Investors and social media junkies hope that Zynga (NASDAQ:
) isn't an example of the long-term viability of social media
stocks. Since 2012, the stock is down 76 percent.
On Wednesday, the company will report Q1 2013 earnings after
the closing bell with a
set for 5:00 p.m. EST.
Analysts expect the company to report EPS of -$0.04-down from
a positive six cents per share one year prior and down from
analyst expectations of $0.01 per share three months ago. Revenue
is expected to come in at $209.79 million marking a year over
year decline of 36 percent.
Analysts will look closely at Zynga's non-GAAP metric it calls
bookings. Bookings are purchases made while playing a game. If
you purchased a cow while playing Farmville, you added to Zynga's
Analysts expect bookings to come in a $209.7 million-a 36
percent drop year over year.
The Bull Case
As of now, the bull case is a whole lot of speculation. As the
company detaches itself from Facebook (NASDAQ:
), it will have to prove to investors that its popularity didn't
come from being integrated with a social media platform with
billions of users.
The company recently announced a real money gambling venture
in the U.K. where it will split revenues with an
already-established U.K. gambling site. (Attaching itself to
another company-sound familiar?) If Zynga finds solid footing in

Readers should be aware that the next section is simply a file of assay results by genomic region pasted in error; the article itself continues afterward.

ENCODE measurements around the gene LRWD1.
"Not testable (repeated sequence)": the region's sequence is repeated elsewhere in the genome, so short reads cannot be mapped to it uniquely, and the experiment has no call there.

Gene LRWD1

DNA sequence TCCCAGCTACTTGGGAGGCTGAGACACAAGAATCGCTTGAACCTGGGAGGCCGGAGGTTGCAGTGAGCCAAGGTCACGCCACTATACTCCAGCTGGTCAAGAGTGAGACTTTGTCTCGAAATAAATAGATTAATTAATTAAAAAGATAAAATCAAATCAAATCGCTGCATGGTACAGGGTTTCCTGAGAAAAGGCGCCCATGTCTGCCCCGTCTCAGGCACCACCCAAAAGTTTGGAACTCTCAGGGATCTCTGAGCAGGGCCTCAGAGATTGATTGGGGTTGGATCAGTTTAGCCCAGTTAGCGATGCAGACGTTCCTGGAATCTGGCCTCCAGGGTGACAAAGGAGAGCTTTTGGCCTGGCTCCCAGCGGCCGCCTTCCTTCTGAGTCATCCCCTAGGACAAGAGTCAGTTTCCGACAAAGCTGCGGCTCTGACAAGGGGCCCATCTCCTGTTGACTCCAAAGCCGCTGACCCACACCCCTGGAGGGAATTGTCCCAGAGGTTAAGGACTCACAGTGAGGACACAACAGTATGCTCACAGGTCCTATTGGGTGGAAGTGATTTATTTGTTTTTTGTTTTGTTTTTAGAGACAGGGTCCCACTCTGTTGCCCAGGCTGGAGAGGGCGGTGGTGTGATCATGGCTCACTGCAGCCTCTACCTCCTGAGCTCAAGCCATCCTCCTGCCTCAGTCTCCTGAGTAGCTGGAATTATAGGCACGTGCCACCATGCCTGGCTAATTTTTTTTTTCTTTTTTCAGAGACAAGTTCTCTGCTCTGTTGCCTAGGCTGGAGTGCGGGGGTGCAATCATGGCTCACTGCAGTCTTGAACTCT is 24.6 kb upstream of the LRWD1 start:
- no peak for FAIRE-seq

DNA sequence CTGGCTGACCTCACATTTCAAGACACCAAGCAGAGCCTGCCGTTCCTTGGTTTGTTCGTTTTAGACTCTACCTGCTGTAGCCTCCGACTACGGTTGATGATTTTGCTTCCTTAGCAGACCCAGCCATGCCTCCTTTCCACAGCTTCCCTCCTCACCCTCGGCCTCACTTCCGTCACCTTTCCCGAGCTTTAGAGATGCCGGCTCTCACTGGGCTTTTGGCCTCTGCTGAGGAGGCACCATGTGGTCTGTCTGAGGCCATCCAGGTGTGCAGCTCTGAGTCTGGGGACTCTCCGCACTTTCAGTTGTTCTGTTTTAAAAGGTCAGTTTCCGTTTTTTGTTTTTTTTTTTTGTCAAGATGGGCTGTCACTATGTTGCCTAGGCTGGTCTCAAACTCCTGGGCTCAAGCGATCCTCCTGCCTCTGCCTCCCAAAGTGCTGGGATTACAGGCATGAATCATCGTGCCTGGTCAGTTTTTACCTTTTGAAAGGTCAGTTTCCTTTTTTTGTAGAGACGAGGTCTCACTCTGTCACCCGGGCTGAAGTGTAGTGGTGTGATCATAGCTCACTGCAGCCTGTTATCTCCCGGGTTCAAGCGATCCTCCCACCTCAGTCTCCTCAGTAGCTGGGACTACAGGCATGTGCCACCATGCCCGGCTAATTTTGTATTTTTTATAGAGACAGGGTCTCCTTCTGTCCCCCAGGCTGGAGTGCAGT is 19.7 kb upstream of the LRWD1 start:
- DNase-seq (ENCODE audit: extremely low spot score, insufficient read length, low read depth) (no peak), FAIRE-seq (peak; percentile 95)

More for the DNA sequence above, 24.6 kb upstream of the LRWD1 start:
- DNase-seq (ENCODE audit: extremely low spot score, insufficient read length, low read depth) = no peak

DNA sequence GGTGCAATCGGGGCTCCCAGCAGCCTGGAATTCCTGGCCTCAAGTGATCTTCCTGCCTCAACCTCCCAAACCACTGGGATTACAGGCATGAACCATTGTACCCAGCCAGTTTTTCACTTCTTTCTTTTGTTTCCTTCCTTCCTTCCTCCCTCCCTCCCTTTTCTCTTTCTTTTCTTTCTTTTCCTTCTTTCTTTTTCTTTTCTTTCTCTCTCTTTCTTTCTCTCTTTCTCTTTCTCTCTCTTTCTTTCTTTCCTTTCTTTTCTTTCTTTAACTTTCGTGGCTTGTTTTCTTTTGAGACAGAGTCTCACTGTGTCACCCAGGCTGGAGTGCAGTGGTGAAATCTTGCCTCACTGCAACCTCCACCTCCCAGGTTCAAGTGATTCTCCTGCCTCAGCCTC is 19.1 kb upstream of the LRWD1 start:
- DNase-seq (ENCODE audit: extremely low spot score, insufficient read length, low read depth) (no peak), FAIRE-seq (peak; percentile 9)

this space, and the United States makes online gambling legal at
the federal level, there's little doubt that this would be a
lucrative market for the company.
To be fair, if investors are going to give Apple (NASDAQ:
) some latitude for being between product cycles right now, Zynga
should get a little of the same consideration. As the company
transforms from "that Facebook game company" to a platform that
stands on its own, things will be torn down before they're built
The Bear Case
Its venture into real money gambling would put it ahead of
other companies if the United States approves it for all states
but there's no indication that it will happen anytime soon. For
now, individual states are passing laws approving online gambling
but not even a handful have said yes. Zynga has indicated that it
isn't interested in navigating individual state laws so don't
count on any big revenues from real money gambling in the
The other problem is one of perception. Zynga, like many tech
companies before it, feels a lot like a one or two hit wonder.
Farmville was the buzz but now, none of Zynga's games are the
phenomenon they once were. That could change but in the gaming
business, if people aren't talking, you're probably not
The good news is that the company has seen a 28 percent gain
over the past three months. The less than exciting news is that
the stock topped out at $4 and has since given back 20 percent.
Percentages are often magnified when looking at single digit
stock prices but as of now, Zynga is holding its 200 DMA. If it
breaks below that level, chart action could get ugly.
(c) 2013 Benzinga.com. Benzinga does not provide investment
advice. All rights reserved.
Profit with More New & Research
. Gain access to a streaming platform with all the information
you need to invest better today.
Click here to start your 14 Day Trial of Benzinga